Why Do You Need a Checking Account?
Top Reasons Why Everyone Needs to Have a Checking Account
Depending on which numbers you find, there are between 17 million to 24 million Americans that don’t have a checking account. With the 2008 financial crisis and general distrust of banking institutions in general, it’s understandable that some people would rather manage their money themselves, but having a checking account makes doing that infinitely easier. From safety to expedience and security, using a checking account helps you get your finances in order and put your financial future on solid ground.
Get Paid Easily
With nearly 78% of Americans living paycheck to paycheck, getting paid on time is a big deal. Having to wait on a paper check from your employer, going to the bank during banking hours, and depositing or cashing it takes up a lot of time that most of us just can’t spare. Any single setback along the way can make you miss a payment or force you to wait on money that you desperately need. However, if you have a checking account, your employer can set up direct deposit so your paycheck gets automatically deposited into your account without any additional fees or time out of your already busy schedule. The money is readily available the moment it hits your checking account so you don’t have to wait to pay your bills.
Security & Protection
Cash doesn’t leave a paper trail, a checking account does. It’s a story that’s told time and time and time again. Person A gets paid, cashes their paycheck, has $1,000 or more in cash on their person, and loses it or gets robbed before they can pay their bills. Now, there’s no recovering it. That money is gone and they have financial responsibilities they just can’t meet. A checking account, however, provides you with detailed, time-stamped transaction data that shows exactly how much money you had, when you had it, and where it went. And if you set up direct deposit, you never have to worry about losing your hard earned money on your way home. That money is safe and secure.
Pay Your Bills Easily
No matter what stage of life you’re in, you have bills that need to be paid. Now, you can do it the old fashioned way where you write out a check, stuff it into an envelope, and send it in via snail mail, but there are so many things that could happen that result in your bills going unpaid. And you wouldn’t hear about it until you start getting hit with late fees!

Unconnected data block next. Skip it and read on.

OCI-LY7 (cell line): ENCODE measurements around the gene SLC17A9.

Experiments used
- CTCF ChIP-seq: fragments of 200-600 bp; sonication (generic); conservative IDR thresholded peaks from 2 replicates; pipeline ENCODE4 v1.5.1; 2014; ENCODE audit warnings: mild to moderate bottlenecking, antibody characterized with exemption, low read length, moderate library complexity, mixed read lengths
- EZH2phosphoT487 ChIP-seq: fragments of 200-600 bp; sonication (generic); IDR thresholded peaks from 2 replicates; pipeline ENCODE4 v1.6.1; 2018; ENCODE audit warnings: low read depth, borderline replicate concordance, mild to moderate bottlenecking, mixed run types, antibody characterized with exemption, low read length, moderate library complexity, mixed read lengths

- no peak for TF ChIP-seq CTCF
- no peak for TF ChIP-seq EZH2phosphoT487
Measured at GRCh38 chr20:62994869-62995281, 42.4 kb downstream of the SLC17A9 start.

The fastest and most reliable way to pay your bills is to do it online. Whether it’s your car insurance, cell phone bill, electricity, or what have you, you can log into a payment portal and securely pay your bill online. The amount will be debited from your checking account usually within 24 hours, or the next business day, and all it took was a few minutes of your time. And more often than not, you can set up automatic online payments so your bills get paid month in and month out with zero effort on your part.
However, you can’t do that unless you have a checking account.
Ease of Online Banking
Back in my day (I’m not that old, I swear), learning how to balance your checkbook was a Big Deal. That was the only way to know how much money you had available in your checking account since ATMs and balance inquiries weren’t a thing yet. You were, quite literally, keeping your own personal ledger so you didn’t spend more money than you had in the bank. And if you wanted to transfer money from one account to another, or even send money to someone in a different city or state, you had to go down to the bank, wait in line, and fill out paperwork. Online banking has made all this tedium obsolete.
You can easily check your account’s balance, transfer money to other accounts (and people), and take advantage of other offers from your banking institution without ever having to pick up a pen or leave your home. All you need to get started is a checking account.
Use of a Debit Card
When you open up a checking account, your bank will issue you a debit card to pay for things with money out of your account instead of having to carry cash around with you. Like we said earlier, cash doesn’t leave a paper trail and if you misplace your cash, it’s gone. However, if you lose your debit card or it gets stolen, you can call your bank to cancel your card and your money will still be there waiting for you. Most banks, credit unions, and other financial institutions offer specific services that protect you and your money in the event that your debit card is lost or stolen. This makes using a debit card far safer than paying with cash.
Now, it doesn’t hurt to carry a bit of emergency cash with you just in case you lose your debit card, but realistically, a debit card is the way to go.
Access to Online Budgeting Tools
Budgeting can be a bit of a chore, but when you you enroll in online banking, you’re able to link your account to online money management platforms like Mint.com or YouNeedaBudget.com. This gives you access to detailed reports and powerful tools that help you understand where you money is going so you can better manage it.
The answer to your question is a resounding yes. You absolutely need to get a checking account. It’s safer, easier, and more secure than using cash or money orders and there are many online tools to help you better manage your money.